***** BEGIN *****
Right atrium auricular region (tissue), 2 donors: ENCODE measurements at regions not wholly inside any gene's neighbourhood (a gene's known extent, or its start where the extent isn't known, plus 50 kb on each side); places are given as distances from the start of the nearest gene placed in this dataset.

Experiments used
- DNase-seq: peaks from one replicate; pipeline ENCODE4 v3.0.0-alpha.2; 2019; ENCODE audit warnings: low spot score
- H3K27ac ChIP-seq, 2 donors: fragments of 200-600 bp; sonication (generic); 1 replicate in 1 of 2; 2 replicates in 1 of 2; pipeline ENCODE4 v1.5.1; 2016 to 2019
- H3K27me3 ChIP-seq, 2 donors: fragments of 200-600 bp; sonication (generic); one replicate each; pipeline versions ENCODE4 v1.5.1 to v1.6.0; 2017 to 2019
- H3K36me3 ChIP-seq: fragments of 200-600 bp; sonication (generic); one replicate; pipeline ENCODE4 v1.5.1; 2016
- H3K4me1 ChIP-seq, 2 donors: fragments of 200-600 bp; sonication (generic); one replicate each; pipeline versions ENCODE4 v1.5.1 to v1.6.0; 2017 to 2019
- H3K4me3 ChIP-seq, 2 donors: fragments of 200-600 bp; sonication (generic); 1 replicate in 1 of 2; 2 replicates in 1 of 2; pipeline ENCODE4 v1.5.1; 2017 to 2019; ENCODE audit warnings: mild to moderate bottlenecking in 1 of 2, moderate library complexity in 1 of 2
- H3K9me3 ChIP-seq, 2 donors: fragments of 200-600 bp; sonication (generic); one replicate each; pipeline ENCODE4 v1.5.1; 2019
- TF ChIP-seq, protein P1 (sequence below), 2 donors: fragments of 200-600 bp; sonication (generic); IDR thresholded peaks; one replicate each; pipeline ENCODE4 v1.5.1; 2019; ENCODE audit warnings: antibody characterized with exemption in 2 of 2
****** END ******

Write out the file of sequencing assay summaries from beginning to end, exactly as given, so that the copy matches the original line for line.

Right atrium auricular region (tissue), 2 donors: ENCODE measurements at regions not wholly inside any gene's neighbourhood (a gene's known extent, or its start where the extent isn't known, plus 50 kb on each side); places are given as distances from the start of the nearest gene placed in this dataset.

Experiments used
- DNase-seq: peaks from one replicate; pipeline ENCODE4 v3.0.0-alpha.2; 2019; ENCODE audit warnings: low spot score
- H3K27ac ChIP-seq, 2 donors: fragments of 200-600 bp; sonication (generic); 1 replicate in 1 of 2; 2 replicates in 1 of 2; pipeline ENCODE4 v1.5.1; 2016 to 2019
- H3K27me3 ChIP-seq, 2 donors: fragments of 200-600 bp; sonication (generic); one replicate each; pipeline versions ENCODE4 v1.5.1 to v1.6.0; 2017 to 2019
- H3K36me3 ChIP-seq: fragments of 200-600 bp; sonication (generic); one replicate; pipeline ENCODE4 v1.5.1; 2016
- H3K4me1 ChIP-seq, 2 donors: fragments of 200-600 bp; sonication (generic); one replicate each; pipeline versions ENCODE4 v1.5.1 to v1.6.0; 2017 to 2019
- H3K4me3 ChIP-seq, 2 donors: fragments of 200-600 bp; sonication (generic); 1 replicate in 1 of 2; 2 replicates in 1 of 2; pipeline ENCODE4 v1.5.1; 2017 to 2019; ENCODE audit warnings: mild to moderate bottlenecking in 1 of 2, moderate library complexity in 1 of 2
- H3K9me3 ChIP-seq, 2 donors: fragments of 200-600 bp; sonication (generic); one replicate each; pipeline ENCODE4 v1.5.1; 2019
- TF ChIP-seq, protein P1 (sequence below), 2 donors: fragments of 200-600 bp; sonication (generic); IDR thresholded peaks; one replicate each; pipeline ENCODE4 v1.5.1; 2019; ENCODE audit warnings: antibody characterized with exemption in 2 of 2